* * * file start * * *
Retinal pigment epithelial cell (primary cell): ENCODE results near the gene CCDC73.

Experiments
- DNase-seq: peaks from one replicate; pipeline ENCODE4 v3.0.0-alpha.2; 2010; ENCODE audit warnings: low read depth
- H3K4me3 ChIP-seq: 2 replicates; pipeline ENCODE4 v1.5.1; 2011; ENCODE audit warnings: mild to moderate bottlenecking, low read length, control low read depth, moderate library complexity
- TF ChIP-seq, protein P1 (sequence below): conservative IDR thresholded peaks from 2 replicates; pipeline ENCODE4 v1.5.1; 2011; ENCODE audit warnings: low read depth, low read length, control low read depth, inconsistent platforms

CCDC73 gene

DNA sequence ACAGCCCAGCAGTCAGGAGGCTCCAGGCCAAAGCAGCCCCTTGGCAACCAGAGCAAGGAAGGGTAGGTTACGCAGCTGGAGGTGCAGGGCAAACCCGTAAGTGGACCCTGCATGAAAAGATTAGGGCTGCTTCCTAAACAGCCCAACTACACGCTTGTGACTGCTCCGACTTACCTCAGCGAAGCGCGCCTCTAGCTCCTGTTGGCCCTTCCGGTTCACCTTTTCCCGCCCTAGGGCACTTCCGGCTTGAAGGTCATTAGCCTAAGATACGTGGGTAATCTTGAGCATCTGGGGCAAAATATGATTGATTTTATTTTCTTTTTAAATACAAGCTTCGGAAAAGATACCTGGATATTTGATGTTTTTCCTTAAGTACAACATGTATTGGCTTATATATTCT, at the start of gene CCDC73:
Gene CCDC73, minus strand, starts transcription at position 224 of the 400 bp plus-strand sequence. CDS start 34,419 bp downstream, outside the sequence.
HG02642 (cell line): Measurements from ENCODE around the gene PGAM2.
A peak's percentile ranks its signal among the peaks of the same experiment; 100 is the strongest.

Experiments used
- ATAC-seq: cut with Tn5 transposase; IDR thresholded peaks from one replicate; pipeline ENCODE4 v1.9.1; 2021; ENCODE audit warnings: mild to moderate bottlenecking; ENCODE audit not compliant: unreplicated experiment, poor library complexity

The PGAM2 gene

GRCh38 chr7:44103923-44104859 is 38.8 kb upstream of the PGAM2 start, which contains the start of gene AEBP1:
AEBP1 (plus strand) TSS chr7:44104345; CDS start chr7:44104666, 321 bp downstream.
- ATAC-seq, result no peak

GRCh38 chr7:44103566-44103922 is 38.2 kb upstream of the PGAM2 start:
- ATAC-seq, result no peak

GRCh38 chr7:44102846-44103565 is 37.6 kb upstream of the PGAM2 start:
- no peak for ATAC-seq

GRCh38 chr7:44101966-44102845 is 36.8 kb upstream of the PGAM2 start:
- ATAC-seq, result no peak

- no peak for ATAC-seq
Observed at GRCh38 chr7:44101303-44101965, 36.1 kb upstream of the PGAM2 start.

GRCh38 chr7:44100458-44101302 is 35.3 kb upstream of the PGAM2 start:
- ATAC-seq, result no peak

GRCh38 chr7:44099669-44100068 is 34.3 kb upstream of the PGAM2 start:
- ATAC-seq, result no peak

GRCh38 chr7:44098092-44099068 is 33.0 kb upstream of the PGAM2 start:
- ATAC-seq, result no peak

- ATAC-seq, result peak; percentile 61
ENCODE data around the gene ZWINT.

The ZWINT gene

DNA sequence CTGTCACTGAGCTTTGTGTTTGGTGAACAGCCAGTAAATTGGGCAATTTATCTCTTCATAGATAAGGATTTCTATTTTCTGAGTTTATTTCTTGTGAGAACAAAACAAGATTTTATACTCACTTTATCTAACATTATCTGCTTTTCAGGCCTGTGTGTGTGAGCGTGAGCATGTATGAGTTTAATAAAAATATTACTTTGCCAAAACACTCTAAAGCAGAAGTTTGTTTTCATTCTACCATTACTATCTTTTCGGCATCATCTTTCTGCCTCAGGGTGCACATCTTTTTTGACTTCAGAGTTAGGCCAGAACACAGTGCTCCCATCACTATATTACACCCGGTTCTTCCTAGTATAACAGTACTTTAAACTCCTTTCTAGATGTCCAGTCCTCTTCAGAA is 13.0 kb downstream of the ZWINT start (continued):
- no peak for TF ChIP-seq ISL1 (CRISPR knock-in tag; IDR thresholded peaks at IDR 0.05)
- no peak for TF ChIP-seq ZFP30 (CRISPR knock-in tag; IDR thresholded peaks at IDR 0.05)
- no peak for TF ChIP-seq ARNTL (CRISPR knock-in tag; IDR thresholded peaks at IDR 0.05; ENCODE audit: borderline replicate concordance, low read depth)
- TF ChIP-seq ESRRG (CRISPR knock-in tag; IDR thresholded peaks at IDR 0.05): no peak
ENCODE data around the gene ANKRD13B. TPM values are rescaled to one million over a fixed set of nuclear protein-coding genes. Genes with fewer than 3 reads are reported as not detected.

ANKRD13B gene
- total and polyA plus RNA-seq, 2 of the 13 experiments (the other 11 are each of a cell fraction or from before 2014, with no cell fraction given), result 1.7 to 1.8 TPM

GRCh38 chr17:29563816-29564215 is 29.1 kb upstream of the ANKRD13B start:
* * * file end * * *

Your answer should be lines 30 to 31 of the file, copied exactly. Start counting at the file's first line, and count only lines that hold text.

- ATAC-seq, result no peak

- ATAC-seq, result peak; percentile 61